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British Conservative Party leader resigns after election debacle

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“Very poor results” in two constituencies led to the resignation of party chairman Oliver Dowden. In this way, the Conservatives again lost a couple of seats, one historically Conservative. The other had been a surprise and praised conquest of Boris Johnson during his 2019 campaign. This situation further undermines the figure of the prime minister, already hit by the ‘Partygate’ scandal.

The president of the Conservative Party, Oliver Dowden, announced his resignation this Friday, June 24, after the heavy falls of the bloc in the parliamentary by-elections that took place in the constituencies of Tiverton and Honiton and Wakefield.

These “very poor results” meant the loss of two seats in the chamber, with the aggravating circumstance that one, Tiverton and Honiton, was in a town historically dominated by the Conservatives. The Liberal Democrats won the seat in the south-west England city by 6,000 votes.

While that of Wakefield implies the restoration of Labor supremacy in that constituency of the English north that was awarded for 5,000 favorable votes. She was made a ‘tory’ after a very good campaign by Boris Johnson during the 2019 elections.

“Yesterday’s election is the latest in a string of very poor results for our party,” Dowden said in the resignation letter he gave the prime minister. “Our supporters are distraught and disappointed by recent events and I share their sentiments,” he added.

In his letter, Dowden stated that they cannot continue “business as usual” and that “someone must take responsibility.”

“In these circumstances, it would not be right for me to continue in office,” he concluded.

The benches had to be submitted to elections again after the resignation of the two conservative parliamentarians.

On the one hand, Wakefield’s representative, Imran Khan, was sentenced to 18 months in prison for sexual assault against a teenager. Meanwhile, the sixty-year-old Neil Parish, from Tiverton and Honiton, had to resign after admitting that he saw pornography during a session of Parliament.

Johnson, more and more against the wall

The Prime Minister’s situation is becoming more and more delicate in his post, which he will not resign, as he has repeatedly said. In fact, last Thursday he stated that he did not contemplate stepping aside in the face of an adverse result.

Boris Johnson expressed this Friday that he must “listen to the message of the people” after a new electoral coup. “We have to recognize that there is more we have to do and we certainly will, we will continue to address people’s concerns until we get through this rut,” he promised.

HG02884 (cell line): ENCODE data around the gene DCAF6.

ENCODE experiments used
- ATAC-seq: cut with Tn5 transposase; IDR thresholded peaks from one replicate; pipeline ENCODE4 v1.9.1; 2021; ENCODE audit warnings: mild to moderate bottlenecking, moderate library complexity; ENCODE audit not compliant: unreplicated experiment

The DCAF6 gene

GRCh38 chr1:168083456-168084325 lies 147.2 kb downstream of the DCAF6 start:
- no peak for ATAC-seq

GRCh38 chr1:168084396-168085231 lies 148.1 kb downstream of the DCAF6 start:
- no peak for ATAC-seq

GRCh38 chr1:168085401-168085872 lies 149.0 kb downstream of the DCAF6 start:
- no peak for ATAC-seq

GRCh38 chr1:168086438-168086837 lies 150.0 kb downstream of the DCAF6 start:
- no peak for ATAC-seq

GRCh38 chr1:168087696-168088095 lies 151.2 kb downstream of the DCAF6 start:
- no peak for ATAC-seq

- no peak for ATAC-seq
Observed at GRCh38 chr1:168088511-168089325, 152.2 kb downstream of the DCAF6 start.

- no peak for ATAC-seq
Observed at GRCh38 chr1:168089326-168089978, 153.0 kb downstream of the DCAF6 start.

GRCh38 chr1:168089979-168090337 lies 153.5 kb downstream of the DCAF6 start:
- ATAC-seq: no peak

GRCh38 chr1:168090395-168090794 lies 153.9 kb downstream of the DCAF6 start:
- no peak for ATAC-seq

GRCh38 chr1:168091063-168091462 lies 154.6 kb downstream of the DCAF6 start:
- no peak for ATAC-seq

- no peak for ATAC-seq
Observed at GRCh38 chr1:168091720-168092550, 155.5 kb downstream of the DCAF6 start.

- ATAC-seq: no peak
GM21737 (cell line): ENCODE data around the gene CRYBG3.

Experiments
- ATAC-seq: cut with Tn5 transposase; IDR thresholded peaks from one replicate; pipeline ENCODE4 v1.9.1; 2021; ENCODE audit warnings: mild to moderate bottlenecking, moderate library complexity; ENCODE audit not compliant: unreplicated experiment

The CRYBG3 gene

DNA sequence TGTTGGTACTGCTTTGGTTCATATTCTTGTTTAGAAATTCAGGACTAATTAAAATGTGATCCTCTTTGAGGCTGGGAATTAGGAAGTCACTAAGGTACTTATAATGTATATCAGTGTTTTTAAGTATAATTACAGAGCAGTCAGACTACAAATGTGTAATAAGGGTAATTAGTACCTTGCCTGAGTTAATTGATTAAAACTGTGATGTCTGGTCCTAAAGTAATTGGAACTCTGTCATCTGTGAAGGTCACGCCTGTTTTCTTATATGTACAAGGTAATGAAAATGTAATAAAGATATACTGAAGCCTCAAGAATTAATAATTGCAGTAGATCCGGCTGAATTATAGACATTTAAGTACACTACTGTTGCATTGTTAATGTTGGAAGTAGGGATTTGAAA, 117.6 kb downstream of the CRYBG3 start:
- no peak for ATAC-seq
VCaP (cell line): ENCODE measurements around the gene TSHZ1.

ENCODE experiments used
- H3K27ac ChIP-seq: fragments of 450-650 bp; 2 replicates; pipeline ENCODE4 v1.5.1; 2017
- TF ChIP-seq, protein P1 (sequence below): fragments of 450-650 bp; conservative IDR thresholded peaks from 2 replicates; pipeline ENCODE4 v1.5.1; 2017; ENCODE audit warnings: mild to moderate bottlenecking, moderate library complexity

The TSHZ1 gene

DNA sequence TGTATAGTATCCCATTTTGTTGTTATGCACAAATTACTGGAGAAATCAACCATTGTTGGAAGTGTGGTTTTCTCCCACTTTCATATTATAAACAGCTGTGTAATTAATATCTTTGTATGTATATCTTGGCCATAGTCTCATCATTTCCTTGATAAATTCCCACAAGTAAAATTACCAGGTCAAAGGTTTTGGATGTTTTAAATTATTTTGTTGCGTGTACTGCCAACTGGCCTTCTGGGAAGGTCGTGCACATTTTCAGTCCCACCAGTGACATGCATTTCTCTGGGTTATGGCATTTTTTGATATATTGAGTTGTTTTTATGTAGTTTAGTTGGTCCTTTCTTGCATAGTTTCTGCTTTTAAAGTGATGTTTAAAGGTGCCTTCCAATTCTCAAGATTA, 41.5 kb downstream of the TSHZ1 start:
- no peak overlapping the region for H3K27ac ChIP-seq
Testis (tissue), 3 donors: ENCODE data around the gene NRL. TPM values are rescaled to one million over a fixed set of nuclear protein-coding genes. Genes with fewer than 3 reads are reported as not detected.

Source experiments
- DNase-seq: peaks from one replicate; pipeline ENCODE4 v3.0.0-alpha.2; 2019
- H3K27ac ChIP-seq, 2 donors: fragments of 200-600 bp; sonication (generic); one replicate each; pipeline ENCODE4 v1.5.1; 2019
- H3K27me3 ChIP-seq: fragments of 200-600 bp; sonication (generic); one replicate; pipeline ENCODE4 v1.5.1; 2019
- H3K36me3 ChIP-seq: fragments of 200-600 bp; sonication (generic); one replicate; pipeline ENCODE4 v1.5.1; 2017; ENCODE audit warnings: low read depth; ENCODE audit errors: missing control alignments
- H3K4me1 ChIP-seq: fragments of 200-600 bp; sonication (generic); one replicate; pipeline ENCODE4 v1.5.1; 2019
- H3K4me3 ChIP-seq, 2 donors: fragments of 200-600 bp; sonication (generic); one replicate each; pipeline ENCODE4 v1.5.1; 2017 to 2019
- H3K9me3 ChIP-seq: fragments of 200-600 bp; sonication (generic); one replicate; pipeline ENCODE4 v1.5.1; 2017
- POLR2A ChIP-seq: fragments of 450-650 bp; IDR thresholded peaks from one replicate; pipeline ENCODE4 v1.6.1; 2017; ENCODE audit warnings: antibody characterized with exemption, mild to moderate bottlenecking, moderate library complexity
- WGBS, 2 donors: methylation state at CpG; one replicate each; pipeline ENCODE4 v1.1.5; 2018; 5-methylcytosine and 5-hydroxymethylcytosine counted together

However, the electoral setbacks increased the pressure on his figure, which has been in decline, not only for citizens but also within his own party, due to the ‘Partygate’ scandals and the frustrated measure of referring immigrants towards Rwanda.

In this file photo taken on October 6, 2021, British Prime Minister Boris Johnson gestures as he delivers his keynote address on the last day of the Conservative Party's annual Conference at the Manchester Central convention center in Manchester, northwest England.
In this file photo taken on October 6, 2021, British Prime Minister Boris Johnson gestures as he delivers his keynote address on the last day of the Conservative Party’s annual Conference at the Manchester Central convention center in Manchester, northwest England. AFP – OLI SCARFF

The two victorious MPs urged the premier to resign and the leader of the Labor Party, Keir Stramer, took advantage of the circumstances to attack again. “This result is a clear verdict on a Conservative Party that is running out of energy and ideas,” he said.

In addition, Stramer stressed the importance of the victory at Wakefield, where Labor regained supremacy. He called it a sign that “the country has lost faith in the Conservatives” and may be “the birthplace of the next Labor government.”

For his part, Ed Davey – Liberal Democrat leader – said his party made “political history” with the “impressive victory” in Tiverton and Honiton, a historically conservative space. In turn, he expressed that this is “a wake-up call for parliamentarians who support Boris Johnson.”

“The public is fed up with Johnson’s lies and breaches of the law, and it is time for Conservative MPs to finally do the right thing and fire him.”

The prime minister’s backing is dwindling. The Conservative Party continues to lose seats in partial elections and the members of the bloc themselves disbelieve in the figure of Johnson: more than 40% did not accompany him in the motion of censure carried out this year.

With Reuters and AFP

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Written by Editor TLN

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